We all wish COVID restrictions were over but no-one knows when that will be. In the meantime, many businesses are expanding into new sites and planning for the future. So how do you design commercial spaces that accommodate current COVID safety protocols, yet adapt to a COVID-free world?
According to Eric Sin, Service Lead Managing Director of Northcroft Australia, the ability to plan for the future while designing for now, is something their team has always done.
“We focus on long-term, medium-term and present needs when working with clients. In the era of COVID-19, it means we explore how the current safety regulations affect our clients’ building design. We also analyse how current design requirements can be adapted to accommodate a COVID-19 free world.”
To help you, Northcroft Australia shares their 8 key design tips for commercial premises in the COVID-19 era.
Tip 1: Entrance configuration
With social distancing requirements, commercial office buildings may now need to accommodate people queuing for access to lifts. While retailers need to monitor in-store shopper numbers with the knowledge that queuing customers outside will significantly impact store turnover in inclement weather or hot, humid conditions.
As a result, the size and configuration of a commercial building’s entrance may need to be significantly increased along with options on how to transform the space once the pandemic is over.
Tip 2: AI Implementations
Building owners and property managers are turning to AI to ensure their buildings are COVID safe.
AI-enabled cameras are increasingly being used at building entry points to monitor the number of people entering and leaving the building. They are also using AI-enabled cameras to perform thermo scanning and screening for public health safety.
In addition, AI Monitors are being used to alert cleaning teams so the frequency of cleaning and sanitising in high traffic areas can be adjusted, according to use.
Tip 3: Tricks to increase lift capacity
With lift numbers limited due to social distancing requirements, building managers are installing removable screens inside lift cars to increase capacity while maintaining a COVID safe environment.
Tip 4: The boom in online transactions
The number of Click ‘n’ Collect transactions have exploded during COVID-19 as have home delivery services. As a result, waiting rooms and designated collection points are becoming the new norm for a wide range of businesses – including restaurants, hardware, pharmaceuticals and general retailers.
This consumer behaviour trend is here to stay so Click ‘n’ Collect collection points and waiting areas for delivery service personnel are now long-term design requirements for many commercial premises.
Tip 5: No touch access
The need to frequently clean and sanitise high-use touch points (such as door handles, lift buttons and taps) have become a significant expense for businesses. When refurbishing or designing new buildings, touch-free technology is proving to be cost-effective over the long term life of the design. This technology is also becoming extremely attractive for high-value tenants.
Tip 6: Temporary measures have become permanent!
Sneeze barriers, hand sanitiser stations and other protective measures were initially seen as a temporary measure. As a result, many of us have experienced the barrier that made it impossible to hear what was being said on the other side or the clunky, wobbling hand sanitiser station that’s become an entrance trip hazard.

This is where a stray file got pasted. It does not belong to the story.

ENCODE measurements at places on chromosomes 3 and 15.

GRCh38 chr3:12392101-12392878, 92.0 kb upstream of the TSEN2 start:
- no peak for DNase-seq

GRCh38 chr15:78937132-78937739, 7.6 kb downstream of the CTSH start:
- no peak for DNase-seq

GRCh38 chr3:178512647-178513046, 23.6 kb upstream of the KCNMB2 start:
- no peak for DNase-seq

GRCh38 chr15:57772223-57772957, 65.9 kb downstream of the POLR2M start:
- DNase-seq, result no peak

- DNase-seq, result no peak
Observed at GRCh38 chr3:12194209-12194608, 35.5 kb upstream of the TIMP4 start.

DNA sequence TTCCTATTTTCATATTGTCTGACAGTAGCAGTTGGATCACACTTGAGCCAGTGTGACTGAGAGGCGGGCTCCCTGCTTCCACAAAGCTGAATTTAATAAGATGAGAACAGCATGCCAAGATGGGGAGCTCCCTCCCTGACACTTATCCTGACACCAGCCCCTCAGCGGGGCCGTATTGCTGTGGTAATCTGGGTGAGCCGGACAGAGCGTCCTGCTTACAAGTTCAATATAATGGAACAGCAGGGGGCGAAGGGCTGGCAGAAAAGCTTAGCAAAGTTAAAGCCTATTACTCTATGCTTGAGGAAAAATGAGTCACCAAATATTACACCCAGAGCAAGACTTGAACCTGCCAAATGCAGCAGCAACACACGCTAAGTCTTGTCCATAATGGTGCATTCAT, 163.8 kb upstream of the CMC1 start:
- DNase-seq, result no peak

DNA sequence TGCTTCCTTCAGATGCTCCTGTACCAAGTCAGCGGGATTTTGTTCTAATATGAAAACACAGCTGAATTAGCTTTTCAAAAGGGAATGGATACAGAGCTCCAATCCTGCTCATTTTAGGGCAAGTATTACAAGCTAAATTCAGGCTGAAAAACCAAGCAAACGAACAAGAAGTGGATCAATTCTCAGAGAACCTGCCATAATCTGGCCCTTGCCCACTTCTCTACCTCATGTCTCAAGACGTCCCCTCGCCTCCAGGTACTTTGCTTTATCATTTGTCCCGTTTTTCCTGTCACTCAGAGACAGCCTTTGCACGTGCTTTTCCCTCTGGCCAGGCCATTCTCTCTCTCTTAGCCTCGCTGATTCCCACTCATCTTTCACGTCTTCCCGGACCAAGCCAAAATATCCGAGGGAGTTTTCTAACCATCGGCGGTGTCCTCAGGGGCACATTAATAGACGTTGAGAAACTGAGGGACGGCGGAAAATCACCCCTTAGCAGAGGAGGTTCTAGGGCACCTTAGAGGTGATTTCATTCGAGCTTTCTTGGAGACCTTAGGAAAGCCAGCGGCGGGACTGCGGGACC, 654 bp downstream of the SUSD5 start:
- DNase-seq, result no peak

These safety measures are likely to be required for many years as we wait for a vaccination to be developed and dispersed in large numbers. When designing a new building or commercial refurbishment, greater attention needs to be made on the aesthetics, functionality and ultimate removal of these safety measures.
Tip 7: The new dilemma for office layouts
COVID-19 has certainly introduce more complexity into office design. Pre-COVID, team-work, collaboration and flexibility were the driving force behind office design. While they are still important for many teams, there is now the additional requirement to provide social distancing and greater physical separation in workplaces. Juggling these incompatible requirements is the new norm in office design.
Then there is the issue of meeting rooms. Do you still provide them even though they cannot accommodate the same number of people? Or do you use the space differently and incorporate virtual meeting technology into individual workstations? These are new design questions which need to be addresses.
Tip 8: Interiors and building infrastructure
Our understanding of COVID-19 is still in its infancy but already we know the virus lives on some surfaces for an extended period of time. We are also learning that temperature and humidity affect how long the virus particles remain contagious. This burgeoning knowledge should influence the choice of materials used inside commercial buildings as well as the infrastructure for ventilation and air conditioning.
Already, many building owners are considering the use of HEPA filters with their HVAC systems.
Designing for now and planning for what’s next
As a leading international quantity surveying consultancy, Northcroft Australia specialises in assisting clients with feasibility studies, planning for the future, delivering designs and project managing construction. In particular, Northcroft specialises in assisting architects and multi-site franchises identify and reduce risk.
Are you considering a new commercial build or substantial refurbishment? Get In touch.